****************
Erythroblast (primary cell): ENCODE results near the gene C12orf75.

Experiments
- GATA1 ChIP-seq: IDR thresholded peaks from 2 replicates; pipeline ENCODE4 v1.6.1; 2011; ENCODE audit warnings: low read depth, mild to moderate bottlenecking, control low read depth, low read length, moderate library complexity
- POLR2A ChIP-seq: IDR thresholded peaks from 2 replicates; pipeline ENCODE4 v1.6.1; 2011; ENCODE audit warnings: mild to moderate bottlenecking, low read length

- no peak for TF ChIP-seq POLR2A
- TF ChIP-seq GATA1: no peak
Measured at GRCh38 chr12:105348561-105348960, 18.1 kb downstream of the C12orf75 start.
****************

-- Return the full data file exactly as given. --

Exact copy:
Erythroblast (primary cell): ENCODE results near the gene C12orf75.

Experiments
- GATA1 ChIP-seq: IDR thresholded peaks from 2 replicates; pipeline ENCODE4 v1.6.1; 2011; ENCODE audit warnings: low read depth, mild to moderate bottlenecking, control low read depth, low read length, moderate library complexity
- POLR2A ChIP-seq: IDR thresholded peaks from 2 replicates; pipeline ENCODE4 v1.6.1; 2011; ENCODE audit warnings: mild to moderate bottlenecking, low read length

- no peak for TF ChIP-seq POLR2A
- TF ChIP-seq GATA1: no peak
Measured at GRCh38 chr12:105348561-105348960, 18.1 kb downstream of the C12orf75 start.